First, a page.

Against Japan it was a joy to see Scotland play open running rugby (in the second half at least) with most passes sticking and for once doing the basics right.
Fast forward eight days and we saw the old mistakes return, and even though conditions were not ideal, it was these errors which ultimately handed the game to South Africa on Sunday, and they were happy to pounce on them and punish the Scots.
The first half saw the Springboks dominate possession and territory. Right from the off they showed their strength, grabbing a score through sheer power and nous in just four minutes. It was credit to Scotland’s defence that they managed to keep the opposition from scoring again for quite some time, until a loose pass from Ruaridh Jackson to Sean Maitland was lapped up by Willie Le Roux, who ran in unopposed.
A minute later he was at it again, skipping past Greig Laidlaw to find himself in space. He noticed JP Pietersen on his right, and judging his kick ahead to perfection, JP ran on to collect the ball and dive over. Leaking 14 points in a matter of seconds knocked the stuffing out of Scotland and it was a case of damage limitation.
It was a much better second half for Scotland who had the ball a lot more and indeed won the possession and territory count convincingly, but apart from one occasion when Max Evans and Brian Habana raced to get to the ball over the try line late on, you never really felt that the Scots would cross the South African line at all, and so it proved.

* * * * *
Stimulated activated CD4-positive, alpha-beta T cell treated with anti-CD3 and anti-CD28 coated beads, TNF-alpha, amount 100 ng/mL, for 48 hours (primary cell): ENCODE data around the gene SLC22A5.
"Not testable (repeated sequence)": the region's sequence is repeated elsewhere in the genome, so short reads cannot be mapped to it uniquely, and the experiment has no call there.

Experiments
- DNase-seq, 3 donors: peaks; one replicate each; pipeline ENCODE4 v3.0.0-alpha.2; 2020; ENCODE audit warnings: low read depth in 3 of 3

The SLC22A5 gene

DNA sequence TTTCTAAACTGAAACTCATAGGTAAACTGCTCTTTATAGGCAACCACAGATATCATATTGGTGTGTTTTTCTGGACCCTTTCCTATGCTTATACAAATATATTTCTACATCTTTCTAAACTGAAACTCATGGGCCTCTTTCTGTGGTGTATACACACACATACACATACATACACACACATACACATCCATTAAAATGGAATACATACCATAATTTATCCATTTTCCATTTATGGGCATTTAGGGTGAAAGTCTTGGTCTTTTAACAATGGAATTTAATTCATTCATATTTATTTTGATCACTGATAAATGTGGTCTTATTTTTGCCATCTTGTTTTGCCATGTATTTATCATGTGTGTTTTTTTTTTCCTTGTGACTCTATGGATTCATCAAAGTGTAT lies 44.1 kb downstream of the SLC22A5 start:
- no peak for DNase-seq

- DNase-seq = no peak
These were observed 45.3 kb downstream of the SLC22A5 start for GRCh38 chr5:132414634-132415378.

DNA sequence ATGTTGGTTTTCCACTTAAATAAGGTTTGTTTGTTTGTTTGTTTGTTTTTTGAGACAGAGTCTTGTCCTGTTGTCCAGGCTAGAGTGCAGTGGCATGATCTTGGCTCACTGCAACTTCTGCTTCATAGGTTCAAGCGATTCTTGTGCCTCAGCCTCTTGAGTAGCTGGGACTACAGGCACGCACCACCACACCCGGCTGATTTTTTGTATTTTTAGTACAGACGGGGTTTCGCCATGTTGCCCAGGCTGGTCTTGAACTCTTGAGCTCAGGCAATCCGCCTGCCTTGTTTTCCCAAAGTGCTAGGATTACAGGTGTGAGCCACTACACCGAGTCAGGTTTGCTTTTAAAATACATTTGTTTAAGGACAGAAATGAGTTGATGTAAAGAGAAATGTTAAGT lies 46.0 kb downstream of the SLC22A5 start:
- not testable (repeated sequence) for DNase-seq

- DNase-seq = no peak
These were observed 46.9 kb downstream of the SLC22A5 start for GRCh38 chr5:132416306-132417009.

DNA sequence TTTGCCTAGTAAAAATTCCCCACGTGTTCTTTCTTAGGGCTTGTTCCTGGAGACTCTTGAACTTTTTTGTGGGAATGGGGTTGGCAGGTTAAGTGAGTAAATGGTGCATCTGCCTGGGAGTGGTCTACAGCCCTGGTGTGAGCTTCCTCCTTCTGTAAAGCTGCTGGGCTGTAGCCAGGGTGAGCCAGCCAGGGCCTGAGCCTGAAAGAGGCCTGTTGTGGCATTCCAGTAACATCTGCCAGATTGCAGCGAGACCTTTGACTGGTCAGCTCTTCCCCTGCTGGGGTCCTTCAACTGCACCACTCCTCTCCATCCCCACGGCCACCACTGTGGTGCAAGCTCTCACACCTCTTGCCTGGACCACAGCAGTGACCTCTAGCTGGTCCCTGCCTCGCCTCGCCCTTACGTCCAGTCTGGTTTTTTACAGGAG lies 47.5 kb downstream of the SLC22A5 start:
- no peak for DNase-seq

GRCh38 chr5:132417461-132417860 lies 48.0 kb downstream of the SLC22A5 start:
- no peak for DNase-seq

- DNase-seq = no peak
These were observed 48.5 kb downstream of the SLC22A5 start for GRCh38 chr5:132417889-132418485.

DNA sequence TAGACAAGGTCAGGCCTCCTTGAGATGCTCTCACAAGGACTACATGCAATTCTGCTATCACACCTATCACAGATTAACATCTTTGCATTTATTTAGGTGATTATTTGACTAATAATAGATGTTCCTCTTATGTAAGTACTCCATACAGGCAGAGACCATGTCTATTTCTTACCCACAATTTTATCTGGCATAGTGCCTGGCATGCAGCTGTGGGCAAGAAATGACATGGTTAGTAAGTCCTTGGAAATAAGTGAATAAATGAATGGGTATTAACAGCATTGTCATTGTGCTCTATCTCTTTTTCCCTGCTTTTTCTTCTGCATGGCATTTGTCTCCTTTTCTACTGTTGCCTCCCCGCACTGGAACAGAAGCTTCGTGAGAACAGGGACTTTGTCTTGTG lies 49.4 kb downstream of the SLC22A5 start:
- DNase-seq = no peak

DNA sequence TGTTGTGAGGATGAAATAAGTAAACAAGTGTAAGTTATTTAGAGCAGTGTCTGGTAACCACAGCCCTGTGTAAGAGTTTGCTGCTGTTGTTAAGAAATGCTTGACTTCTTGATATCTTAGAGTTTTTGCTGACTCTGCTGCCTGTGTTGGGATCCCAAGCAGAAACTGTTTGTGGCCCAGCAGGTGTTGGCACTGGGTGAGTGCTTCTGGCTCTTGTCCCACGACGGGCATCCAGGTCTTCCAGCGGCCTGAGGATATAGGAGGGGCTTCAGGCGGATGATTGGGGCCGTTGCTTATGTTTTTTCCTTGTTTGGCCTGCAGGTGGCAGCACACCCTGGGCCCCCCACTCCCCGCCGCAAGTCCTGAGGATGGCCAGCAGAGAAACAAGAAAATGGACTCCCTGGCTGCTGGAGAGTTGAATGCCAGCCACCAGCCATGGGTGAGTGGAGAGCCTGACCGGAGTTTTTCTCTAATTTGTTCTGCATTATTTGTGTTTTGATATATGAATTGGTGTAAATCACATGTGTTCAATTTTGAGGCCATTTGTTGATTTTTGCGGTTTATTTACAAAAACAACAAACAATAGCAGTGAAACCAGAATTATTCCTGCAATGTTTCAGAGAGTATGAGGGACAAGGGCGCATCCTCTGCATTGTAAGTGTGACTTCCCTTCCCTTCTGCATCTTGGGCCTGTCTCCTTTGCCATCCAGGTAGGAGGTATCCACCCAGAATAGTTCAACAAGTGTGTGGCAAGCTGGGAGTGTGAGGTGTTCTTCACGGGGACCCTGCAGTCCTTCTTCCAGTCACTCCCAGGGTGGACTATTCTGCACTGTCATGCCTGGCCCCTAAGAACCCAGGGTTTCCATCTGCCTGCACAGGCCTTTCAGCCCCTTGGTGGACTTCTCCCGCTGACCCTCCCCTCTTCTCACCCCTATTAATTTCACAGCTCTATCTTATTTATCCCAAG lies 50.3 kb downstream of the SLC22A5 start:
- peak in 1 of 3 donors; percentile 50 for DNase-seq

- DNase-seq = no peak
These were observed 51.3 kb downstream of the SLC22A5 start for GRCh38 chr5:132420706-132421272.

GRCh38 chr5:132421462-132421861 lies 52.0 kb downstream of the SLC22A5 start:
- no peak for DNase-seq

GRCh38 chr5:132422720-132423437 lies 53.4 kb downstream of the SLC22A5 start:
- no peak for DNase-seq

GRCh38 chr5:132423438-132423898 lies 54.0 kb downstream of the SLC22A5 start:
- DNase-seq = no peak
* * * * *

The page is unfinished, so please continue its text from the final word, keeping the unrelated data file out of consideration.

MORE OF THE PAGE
There were two interpretations of what happened in the second half. First that South Africa, once they had scored their fourth try thanks to another powerful pack rumble, decided to take their foot off the gas with one eye on the French game this weekend, and sharpen up on their defensive skills. A second opinion is that Scotland genuinely upped their game and knocked their opponents off their stride, causing them real problems. It certainly was a very disappointing afternoon. Not to score any points is always a depressing statistic and with the South Africans not appearing to get out of second gear yet winning the try count 4-0 that added to the frustration, especially when the signs were there towards the end of the game against Japan that things were moving forward. Ross Ford was very good against the Japanese but his throwing in at the line-outs was not up to the required standard, and he will be the first to admit it.
With Australia beating Ireland on Saturday and looking to end their tour with a win, the Scots have a real challenge on their hands this weekend, but one they will rise to.
The Scots always seem to come good when least expected, and if they manage it this time it will be a third straight win over the Aussies, which would be remarkable.